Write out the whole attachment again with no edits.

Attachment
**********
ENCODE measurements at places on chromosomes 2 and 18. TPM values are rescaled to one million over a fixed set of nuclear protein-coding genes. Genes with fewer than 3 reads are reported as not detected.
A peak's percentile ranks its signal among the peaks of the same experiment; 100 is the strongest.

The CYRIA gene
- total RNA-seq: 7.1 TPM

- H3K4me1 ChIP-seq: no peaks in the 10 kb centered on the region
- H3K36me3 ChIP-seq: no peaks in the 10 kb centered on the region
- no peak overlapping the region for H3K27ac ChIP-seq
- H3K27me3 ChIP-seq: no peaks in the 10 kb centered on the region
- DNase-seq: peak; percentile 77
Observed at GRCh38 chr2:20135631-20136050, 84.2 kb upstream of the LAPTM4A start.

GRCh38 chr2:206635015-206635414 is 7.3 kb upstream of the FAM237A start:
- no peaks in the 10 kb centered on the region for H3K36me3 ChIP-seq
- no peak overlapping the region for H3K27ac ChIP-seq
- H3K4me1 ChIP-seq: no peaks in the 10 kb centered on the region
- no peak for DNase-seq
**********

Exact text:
ENCODE measurements at places on chromosomes 2 and 18. TPM values are rescaled to one million over a fixed set of nuclear protein-coding genes. Genes with fewer than 3 reads are reported as not detected.
A peak's percentile ranks its signal among the peaks of the same experiment; 100 is the strongest.

The CYRIA gene
- total RNA-seq: 7.1 TPM

- H3K4me1 ChIP-seq: no peaks in the 10 kb centered on the region
- H3K36me3 ChIP-seq: no peaks in the 10 kb centered on the region
- no peak overlapping the region for H3K27ac ChIP-seq
- H3K27me3 ChIP-seq: no peaks in the 10 kb centered on the region
- DNase-seq: peak; percentile 77
Observed at GRCh38 chr2:20135631-20136050, 84.2 kb upstream of the LAPTM4A start.

GRCh38 chr2:206635015-206635414 is 7.3 kb upstream of the FAM237A start:
- no peaks in the 10 kb centered on the region for H3K36me3 ChIP-seq
- no peak overlapping the region for H3K27ac ChIP-seq
- H3K4me1 ChIP-seq: no peaks in the 10 kb centered on the region
- no peak for DNase-seq